Ecuador

Recent developments
  • GDP expanded 4.2% YoY in 2021. Although it is the highest growth rate the country has seen in eight years, it is still not enough to offset the contraction of 7.8% YoY witnessed during the height of the pandemic in 2020.60 Furthermore, in December 2021, an episode of headward erosion in the Coca River disrupted oil pumping in the region, which significantly dented fourth-quarter growth.
  • A combination of rising oil prices and a sound budget policy has prevented a deterioration of important fiscal metrics. For instance, the budget balance has improved from –6.1% of GDP in 2020 to –3.5% in 2021.61 Although inflation has risen (in April 2022, inflation was 2.84% YoY,62 and by ending 2021, it stood at 1.96%), it is not a serious concern, unlike other Latam countries.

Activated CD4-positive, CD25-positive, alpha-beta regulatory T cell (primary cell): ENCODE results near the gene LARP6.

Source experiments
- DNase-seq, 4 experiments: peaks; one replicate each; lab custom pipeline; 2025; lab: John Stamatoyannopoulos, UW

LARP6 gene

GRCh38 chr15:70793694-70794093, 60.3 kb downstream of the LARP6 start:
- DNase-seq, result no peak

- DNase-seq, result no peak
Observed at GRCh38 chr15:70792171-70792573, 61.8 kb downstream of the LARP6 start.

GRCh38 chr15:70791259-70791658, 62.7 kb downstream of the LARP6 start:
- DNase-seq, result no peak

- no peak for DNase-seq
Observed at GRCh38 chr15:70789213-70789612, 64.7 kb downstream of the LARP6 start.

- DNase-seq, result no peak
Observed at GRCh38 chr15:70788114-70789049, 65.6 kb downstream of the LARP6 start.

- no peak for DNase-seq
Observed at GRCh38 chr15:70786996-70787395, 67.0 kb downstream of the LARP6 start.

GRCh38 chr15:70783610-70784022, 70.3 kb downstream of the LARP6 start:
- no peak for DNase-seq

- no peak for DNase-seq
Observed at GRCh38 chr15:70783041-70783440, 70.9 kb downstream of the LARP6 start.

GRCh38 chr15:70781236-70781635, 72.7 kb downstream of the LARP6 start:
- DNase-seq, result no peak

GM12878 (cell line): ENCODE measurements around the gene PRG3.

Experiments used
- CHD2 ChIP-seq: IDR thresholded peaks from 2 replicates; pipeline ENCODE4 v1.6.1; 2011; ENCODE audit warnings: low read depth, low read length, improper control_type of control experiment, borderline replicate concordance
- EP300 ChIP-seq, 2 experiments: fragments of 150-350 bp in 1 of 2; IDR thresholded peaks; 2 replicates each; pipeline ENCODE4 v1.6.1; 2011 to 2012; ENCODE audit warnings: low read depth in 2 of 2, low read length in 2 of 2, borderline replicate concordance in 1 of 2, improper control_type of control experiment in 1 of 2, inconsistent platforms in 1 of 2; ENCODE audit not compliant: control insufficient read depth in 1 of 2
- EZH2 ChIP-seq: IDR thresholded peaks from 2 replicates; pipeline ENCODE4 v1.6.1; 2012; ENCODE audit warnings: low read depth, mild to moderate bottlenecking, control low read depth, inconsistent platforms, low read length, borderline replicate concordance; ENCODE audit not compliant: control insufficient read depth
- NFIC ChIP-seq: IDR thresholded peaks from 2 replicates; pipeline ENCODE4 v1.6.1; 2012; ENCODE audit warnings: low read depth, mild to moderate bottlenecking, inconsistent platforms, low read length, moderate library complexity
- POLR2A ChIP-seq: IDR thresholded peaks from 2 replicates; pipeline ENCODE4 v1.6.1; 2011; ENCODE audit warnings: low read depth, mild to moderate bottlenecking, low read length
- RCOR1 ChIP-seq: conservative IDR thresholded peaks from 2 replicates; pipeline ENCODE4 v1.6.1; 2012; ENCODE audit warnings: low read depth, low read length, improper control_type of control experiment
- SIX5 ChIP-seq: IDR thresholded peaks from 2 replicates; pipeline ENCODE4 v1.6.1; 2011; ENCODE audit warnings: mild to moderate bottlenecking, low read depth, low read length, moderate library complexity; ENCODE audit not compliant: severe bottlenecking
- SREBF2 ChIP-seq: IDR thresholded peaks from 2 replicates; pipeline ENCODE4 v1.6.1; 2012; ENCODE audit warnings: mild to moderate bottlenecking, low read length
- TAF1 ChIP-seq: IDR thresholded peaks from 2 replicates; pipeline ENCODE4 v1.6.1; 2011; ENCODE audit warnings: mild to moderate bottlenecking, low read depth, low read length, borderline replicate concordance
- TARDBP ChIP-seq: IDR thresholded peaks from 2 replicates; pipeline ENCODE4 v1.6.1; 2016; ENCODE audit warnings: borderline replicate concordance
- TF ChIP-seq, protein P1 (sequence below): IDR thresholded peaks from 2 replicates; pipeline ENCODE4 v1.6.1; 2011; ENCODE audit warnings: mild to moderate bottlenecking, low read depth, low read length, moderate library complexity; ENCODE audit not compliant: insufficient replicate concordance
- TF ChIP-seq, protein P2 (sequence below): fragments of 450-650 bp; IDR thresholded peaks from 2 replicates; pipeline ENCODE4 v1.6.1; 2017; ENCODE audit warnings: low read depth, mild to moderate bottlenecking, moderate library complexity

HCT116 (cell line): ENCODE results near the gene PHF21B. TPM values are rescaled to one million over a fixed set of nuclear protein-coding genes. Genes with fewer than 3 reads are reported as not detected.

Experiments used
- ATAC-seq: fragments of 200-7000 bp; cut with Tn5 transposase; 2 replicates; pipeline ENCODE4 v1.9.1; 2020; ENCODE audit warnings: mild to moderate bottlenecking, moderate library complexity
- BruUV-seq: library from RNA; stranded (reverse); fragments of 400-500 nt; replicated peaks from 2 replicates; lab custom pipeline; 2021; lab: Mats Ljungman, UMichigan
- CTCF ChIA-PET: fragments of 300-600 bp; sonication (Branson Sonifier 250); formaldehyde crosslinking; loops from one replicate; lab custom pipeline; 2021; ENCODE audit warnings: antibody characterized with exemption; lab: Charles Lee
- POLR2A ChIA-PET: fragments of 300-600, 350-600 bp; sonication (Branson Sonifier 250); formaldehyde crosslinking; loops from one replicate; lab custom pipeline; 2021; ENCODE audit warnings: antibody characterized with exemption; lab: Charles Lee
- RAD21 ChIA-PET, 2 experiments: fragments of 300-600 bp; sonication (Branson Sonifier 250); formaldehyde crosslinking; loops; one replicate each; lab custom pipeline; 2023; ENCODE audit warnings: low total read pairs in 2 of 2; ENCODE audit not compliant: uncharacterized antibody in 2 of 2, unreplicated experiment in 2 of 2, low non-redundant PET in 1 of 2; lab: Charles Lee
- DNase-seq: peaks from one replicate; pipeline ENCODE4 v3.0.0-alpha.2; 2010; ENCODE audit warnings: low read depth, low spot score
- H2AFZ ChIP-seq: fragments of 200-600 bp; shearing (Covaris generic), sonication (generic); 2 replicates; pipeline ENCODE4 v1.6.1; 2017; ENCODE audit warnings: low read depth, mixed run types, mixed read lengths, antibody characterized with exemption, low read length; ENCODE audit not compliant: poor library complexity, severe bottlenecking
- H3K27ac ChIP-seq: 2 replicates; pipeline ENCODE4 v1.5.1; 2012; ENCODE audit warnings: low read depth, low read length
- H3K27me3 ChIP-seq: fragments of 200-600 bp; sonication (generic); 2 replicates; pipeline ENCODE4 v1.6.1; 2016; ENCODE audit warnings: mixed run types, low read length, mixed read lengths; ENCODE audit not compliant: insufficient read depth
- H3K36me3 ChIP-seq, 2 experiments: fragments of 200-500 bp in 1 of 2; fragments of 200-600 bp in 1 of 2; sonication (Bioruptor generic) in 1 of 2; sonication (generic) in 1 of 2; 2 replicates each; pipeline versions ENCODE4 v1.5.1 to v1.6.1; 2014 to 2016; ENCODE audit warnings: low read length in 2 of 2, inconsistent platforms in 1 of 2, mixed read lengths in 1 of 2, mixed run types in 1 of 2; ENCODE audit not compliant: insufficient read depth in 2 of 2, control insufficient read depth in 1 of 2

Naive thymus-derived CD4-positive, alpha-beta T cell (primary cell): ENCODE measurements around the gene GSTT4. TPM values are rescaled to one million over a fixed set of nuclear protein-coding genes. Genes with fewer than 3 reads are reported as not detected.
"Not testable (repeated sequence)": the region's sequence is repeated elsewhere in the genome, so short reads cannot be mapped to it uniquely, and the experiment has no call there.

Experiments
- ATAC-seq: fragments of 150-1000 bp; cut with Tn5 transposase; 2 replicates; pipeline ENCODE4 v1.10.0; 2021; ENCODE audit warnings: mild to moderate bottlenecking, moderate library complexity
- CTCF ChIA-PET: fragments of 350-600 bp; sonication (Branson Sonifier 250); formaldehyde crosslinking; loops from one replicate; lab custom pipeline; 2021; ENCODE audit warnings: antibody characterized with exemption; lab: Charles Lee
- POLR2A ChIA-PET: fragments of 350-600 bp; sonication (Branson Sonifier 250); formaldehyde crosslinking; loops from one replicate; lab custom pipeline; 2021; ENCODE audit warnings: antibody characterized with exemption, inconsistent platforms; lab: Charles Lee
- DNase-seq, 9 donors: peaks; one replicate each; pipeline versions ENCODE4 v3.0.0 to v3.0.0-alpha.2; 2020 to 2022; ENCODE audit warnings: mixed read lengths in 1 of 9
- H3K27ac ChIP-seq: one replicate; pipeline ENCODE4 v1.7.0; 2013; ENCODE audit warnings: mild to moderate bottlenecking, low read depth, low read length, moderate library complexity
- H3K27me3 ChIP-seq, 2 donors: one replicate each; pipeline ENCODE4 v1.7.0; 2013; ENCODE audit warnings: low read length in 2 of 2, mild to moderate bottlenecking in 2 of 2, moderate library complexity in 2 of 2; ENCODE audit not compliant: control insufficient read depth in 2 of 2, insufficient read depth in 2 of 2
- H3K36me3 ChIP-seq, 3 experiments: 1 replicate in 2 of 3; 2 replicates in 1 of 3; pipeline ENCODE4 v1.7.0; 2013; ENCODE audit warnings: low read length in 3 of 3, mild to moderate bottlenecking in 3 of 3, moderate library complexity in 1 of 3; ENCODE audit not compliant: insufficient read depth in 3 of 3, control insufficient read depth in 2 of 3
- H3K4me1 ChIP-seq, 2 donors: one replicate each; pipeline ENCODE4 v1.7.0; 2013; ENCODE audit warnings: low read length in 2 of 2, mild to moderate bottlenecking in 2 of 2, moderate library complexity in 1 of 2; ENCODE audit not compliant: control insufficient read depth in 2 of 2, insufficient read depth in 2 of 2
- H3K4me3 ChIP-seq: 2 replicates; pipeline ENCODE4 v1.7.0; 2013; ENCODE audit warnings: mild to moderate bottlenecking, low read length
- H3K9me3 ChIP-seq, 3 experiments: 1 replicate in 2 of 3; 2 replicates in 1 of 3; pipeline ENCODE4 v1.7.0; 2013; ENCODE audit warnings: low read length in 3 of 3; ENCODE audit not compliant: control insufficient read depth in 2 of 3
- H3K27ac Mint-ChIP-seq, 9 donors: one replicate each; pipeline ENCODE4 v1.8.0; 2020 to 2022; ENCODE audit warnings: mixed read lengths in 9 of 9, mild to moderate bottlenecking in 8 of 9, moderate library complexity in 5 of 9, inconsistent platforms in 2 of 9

• President Lasso’s government is keen to attract foreign investment and has implemented multiple reforms to this end. An example of such a reform is the progressive elimination of tax on capital outflows, which are expected to drop by 0.25 percentage points each quarter in 2022 to reach 4% by year-end.63 Other policies aimed at improving the country’s business climate include the elimination and, in some cases, simplification of tariffs, as well as the negotiation of new trade agreements.64
Economic outlook
  • We expect GDP to grow 3.1% YoY in 2022. This reflects the combined effects of increasing oil prices and a spurt in foreign investment. Leading indicators also show an uptick in economic activity in oil as well as nonoil sectors.
  • Although the external business environment has somewhat improved, sanctions by Western powers against Russia could be a blow to Ecuador’s economy as Russia is a key destination of several Ecuadorian exports: Russia buys 21% of Ecuador’s banana, 11% of its flower, and 2.7% of its shrimp exports.65